In Wreckage in May the paintings move continually in and out of focus. We observe and then discover we are not alone, and then that even the observer herself is observed. The culprit is none other than our ubiquitous and hapless secret agent. Brought into metaphorical focus is the way the meaning of an object is subject to the way it is observed – and shared. The paintings evoke conflicting feelings of romantic longing and impending doom, connected – obscurely – with the utopian aspirations of the short-lived Paris Commune and, of course, its tragic demise in the May of 1871.

There is much to learn (and to ponder) from the slow, referential pageant of Clarke’s work.  He shreds film of its customary narrative discipline and unlocks a dream-like power of reference and association, reminiscent of another exponent of the ‘gallery film,’ Ben Rivers. The best theatrical filmmakers are no strangers to such powers but the relative freedom from idiom and convention allows the exploration of what film can do in a way perhaps unique to the gallery.

Just as Clarke is able to learn from and draw upon theatrical practices, conventional filmmakers could probably do more by way of reciprocation. There is food for thought and a source of inspiration here for anyone attempting to push the boundaries of their art, for those less concerned about context or idiom, and more about the quest to achieve something sublime, something unconditionally good, irrespective of category, tradition or genre.

«Smoke» (Wayne Wang, Paul Auster).
«Smoke» (Wayne Wang, Paul Auster).

What the self-conscious art-film promises to deliver cannot be taken for granted, however. Its liberation from the dictates of craft all too often results in no more than a sad parody of the form, rather than its informed interrogation – let alone transcendence. The relative autonomy of the gallery-orientated medium is its virtue but also its vice. There are dangers, ironically enough, in the temptation to situate oneself too self-consciously in opposition to the mainstream.

Conventions at their worst can render film tired and formulaic, but we may paradoxically fall into a new trap in the very act of opposing them. The danger lies in establishing a set of ‘anti-conventions,’ which can be as formulaic and tired as the practices they reject. The common minimalism to which so many art-films gravitate reflects a twofold attraction. Not least are the financial constraints encouraging the adoption of a minimalist aesthetic. The rationale, however, is more likely to be the wish to strike out on a new path, to oppose and invert the sensual profligacy embraced by the mainstream. Movie conventions thus come to be referenced through their absences or inversions. The danger is that these become tired and predictable idioms in their own right, equally capable of stifling the creative potential of the medium.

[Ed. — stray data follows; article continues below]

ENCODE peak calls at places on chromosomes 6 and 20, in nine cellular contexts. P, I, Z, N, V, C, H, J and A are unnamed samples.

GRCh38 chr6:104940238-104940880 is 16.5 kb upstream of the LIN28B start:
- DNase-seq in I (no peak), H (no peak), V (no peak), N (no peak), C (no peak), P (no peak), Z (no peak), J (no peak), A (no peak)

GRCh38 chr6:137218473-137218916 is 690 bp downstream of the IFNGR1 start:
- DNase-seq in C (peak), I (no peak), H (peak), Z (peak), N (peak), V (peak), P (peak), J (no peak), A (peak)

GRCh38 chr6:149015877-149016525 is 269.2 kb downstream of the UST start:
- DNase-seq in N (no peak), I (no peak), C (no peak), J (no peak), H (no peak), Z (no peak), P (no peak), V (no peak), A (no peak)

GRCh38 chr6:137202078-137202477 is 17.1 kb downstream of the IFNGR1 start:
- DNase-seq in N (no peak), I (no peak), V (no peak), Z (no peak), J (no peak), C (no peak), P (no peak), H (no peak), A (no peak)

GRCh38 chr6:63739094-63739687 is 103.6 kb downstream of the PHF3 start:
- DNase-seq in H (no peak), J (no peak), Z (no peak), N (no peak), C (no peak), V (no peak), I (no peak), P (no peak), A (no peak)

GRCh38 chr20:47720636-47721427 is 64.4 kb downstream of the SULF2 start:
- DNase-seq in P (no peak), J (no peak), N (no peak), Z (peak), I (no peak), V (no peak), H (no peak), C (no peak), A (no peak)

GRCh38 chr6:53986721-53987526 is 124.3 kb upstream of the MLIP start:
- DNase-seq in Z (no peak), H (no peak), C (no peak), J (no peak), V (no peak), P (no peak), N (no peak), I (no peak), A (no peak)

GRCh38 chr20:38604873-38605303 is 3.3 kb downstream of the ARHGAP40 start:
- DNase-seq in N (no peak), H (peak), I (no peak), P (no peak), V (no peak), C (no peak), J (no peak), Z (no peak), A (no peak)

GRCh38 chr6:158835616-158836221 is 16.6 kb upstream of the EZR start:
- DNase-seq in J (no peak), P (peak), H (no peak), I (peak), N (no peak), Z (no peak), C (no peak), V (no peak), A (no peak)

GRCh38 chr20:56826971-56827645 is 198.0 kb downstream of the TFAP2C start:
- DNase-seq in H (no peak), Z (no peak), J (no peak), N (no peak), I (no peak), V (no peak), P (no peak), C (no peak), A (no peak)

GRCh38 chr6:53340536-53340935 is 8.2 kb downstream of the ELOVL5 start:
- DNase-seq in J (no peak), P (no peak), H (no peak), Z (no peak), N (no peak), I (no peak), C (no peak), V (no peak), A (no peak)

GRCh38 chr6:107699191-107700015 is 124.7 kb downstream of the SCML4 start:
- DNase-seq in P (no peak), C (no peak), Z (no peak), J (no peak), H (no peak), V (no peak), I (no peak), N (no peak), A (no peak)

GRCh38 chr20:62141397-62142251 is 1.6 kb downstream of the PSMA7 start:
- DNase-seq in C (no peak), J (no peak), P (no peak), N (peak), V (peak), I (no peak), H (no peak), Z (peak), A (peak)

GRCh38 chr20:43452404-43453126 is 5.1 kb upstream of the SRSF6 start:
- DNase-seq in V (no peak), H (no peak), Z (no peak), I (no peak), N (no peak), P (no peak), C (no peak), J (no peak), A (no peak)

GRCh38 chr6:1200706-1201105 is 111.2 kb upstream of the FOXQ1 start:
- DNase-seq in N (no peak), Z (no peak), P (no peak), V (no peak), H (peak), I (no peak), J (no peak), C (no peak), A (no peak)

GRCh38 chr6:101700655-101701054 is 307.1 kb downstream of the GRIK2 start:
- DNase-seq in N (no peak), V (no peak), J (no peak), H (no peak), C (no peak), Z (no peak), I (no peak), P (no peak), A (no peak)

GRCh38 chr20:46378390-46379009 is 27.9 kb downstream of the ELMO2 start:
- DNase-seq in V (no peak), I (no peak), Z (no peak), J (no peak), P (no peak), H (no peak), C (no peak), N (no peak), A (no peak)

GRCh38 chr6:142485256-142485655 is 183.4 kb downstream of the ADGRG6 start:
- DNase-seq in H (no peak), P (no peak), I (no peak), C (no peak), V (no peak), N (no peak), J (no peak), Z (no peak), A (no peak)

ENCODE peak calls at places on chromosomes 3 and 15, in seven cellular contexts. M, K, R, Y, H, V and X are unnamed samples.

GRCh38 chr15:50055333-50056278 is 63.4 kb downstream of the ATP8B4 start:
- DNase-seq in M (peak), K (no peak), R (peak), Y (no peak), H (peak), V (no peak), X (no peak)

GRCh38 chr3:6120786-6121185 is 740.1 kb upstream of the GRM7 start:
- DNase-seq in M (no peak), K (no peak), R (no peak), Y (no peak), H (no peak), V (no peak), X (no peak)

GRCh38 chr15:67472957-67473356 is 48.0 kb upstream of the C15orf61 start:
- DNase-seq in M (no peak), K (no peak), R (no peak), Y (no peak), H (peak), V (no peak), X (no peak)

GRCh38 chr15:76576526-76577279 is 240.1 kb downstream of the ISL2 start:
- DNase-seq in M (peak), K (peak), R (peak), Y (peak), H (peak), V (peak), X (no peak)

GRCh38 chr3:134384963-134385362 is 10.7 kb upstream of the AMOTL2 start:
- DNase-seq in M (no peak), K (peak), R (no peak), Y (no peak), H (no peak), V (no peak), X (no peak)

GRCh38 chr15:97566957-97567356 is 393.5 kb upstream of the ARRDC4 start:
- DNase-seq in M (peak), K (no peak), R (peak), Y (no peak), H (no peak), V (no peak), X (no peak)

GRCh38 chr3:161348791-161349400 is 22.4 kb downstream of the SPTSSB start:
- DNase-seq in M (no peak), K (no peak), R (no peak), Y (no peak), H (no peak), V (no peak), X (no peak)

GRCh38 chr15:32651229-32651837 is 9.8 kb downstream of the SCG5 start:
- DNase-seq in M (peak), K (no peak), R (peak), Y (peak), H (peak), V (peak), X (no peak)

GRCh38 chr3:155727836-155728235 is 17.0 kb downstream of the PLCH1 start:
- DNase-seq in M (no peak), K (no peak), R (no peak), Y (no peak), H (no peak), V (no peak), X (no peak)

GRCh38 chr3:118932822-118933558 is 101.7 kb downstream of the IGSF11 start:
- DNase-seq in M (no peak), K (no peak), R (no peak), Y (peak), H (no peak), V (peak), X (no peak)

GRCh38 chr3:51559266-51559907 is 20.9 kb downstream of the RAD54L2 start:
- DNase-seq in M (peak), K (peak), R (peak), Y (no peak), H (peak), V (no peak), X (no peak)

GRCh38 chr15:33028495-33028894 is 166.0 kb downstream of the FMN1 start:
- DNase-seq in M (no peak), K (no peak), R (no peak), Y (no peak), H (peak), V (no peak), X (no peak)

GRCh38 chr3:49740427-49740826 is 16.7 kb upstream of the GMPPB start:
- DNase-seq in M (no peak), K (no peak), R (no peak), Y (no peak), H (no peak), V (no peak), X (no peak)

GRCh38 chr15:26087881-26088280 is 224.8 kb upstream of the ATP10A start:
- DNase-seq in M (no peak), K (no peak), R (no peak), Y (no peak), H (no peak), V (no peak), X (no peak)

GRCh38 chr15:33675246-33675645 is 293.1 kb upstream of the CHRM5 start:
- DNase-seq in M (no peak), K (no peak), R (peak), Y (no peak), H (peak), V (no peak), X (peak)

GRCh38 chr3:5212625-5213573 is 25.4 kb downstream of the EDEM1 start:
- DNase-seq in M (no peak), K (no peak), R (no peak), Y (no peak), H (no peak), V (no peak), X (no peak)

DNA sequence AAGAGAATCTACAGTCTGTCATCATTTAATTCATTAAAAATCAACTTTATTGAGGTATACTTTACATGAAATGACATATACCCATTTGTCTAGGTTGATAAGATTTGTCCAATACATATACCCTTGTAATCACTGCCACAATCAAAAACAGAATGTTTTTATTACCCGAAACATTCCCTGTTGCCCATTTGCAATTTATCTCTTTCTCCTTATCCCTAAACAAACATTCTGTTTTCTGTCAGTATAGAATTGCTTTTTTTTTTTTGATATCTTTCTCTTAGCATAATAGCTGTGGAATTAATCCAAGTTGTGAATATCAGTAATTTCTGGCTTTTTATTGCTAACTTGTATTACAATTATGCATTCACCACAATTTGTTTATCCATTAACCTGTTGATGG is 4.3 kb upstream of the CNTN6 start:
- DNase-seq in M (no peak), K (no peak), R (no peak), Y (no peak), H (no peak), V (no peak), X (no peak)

Clarke is not immune to such pitfalls. He observes, for example, the perfect symmetry of opposition in the approach to movie credits. Just as surely as the band will start playing the moment the credits begin to roll in the conventional film, the band will be conspicuous by its silence in the ‘alternative’ variety. Clarke’s choice in this regard is arguably the predictable outcome of conforming too readily to ‘the silence of the credits’ as a kind of anti-convention.

Consider the muted drama figuring in various ways in the three films. This is effective in its distancing effect, which creates a kind of space for reflection, but it also risks becoming predictable. There is a moment in Wreckage in May, for example, when the spy is interrupted in the act of searching his quarry’s house and is compelled to hide in the bathtub.  A shower-curtain is his only shield against discovery. Drama’s power to please hinges on the suspense induced by a measure of uncertainty over an outcome with significant consequences – for good or ill. Why was I – the viewer – not pleased in this instance? There seemed so little chance of discovery, as this would violate the principle – the anti-convention – of ‘dramatic muting.’

(Photo: Matti Aikio)
(Photo: Matti Aikio)

Flaws aside, there is much to admire here. There is a sophisticated layering to Clarke’s work, and here we could use a perfect movie analogy. The Geist Trilogy is like Shrek – in perhaps one sense only. It recalls the character Shrek when he compares himself to an onion. Clarke’s work, like the loveable ogre, has layers. It takes time to peel them away, but if one takes the trouble (and it’s not made easy for you), there is always something else to observe a little deeper below the surface. Here’s one more example…

One of the virtues of the work is its seriousness and intensity. As both director and lead, Clarke maintains this at all times, and yet there is a subtle irony in evidence here too, a self-referential joke, and an ironically exclusive one, since it can only be appreciated with a major investment of time (and attention) in all three films. Collectively they present the central character and, by implication, the filmmaker himself, as an abject creature and figure of ridicule – contempt even. The contempt (especially physical) with which the character is repeatedly treated, suggests an ironical self-contempt expressed by the filmmaker through the action he has portrayed.

Clarke’s work, like the gallery in which it is found, is a mixed blessing. The concept of high culture liberates the filmmaker and opens up new possibilities, but one man’s freedom is another man’s license, in the sense of taking unwarranted liberties. There is a reassuring element of democracy in the collective responses and judgements of a theatre audience. Here in the gallery it seems we wander alone at the mercy of the combined ministrations of filmmaker and curator. Do they really care about us? Has Clarke been attentive enough to the task of really reaching us?

There are 101 ways to skim off the surface of his work and leave with little to show for the effort – however half-hearted this may have been. On the other hand, artists and craftspeople of all kinds are continually implored to think about their audience, usually understood in neoliberal terms as one or another niche market. Thus, it’s a thin line between sensitivity to audience and reducing one’s art to the formulas of effective marketing. This raises the question of what art is for (not what it is, which is nearly always the wrong question)? What does it (or should it) set out to achieve?

Do you, the artist, try to say something clever in the hope of pleasing as many people as possible, or do you say something clever precisely with the expectation – and even aspiration – that almost nobody will actually get it? The point is that art reaches out to someone, who or how many, or where they will be sitting, or wandering, is really beside the point.